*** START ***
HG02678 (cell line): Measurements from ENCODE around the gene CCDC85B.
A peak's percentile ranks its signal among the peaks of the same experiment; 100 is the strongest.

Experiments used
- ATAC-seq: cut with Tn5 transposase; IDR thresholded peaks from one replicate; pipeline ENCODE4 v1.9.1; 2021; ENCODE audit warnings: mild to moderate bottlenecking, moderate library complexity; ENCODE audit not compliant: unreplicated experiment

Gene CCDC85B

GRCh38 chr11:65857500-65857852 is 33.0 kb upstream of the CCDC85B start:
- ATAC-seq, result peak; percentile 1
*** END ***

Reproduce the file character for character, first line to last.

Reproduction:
HG02678 (cell line): Measurements from ENCODE around the gene CCDC85B.
A peak's percentile ranks its signal among the peaks of the same experiment; 100 is the strongest.

Experiments used
- ATAC-seq: cut with Tn5 transposase; IDR thresholded peaks from one replicate; pipeline ENCODE4 v1.9.1; 2021; ENCODE audit warnings: mild to moderate bottlenecking, moderate library complexity; ENCODE audit not compliant: unreplicated experiment

Gene CCDC85B

GRCh38 chr11:65857500-65857852 is 33.0 kb upstream of the CCDC85B start:
- ATAC-seq, result peak; percentile 1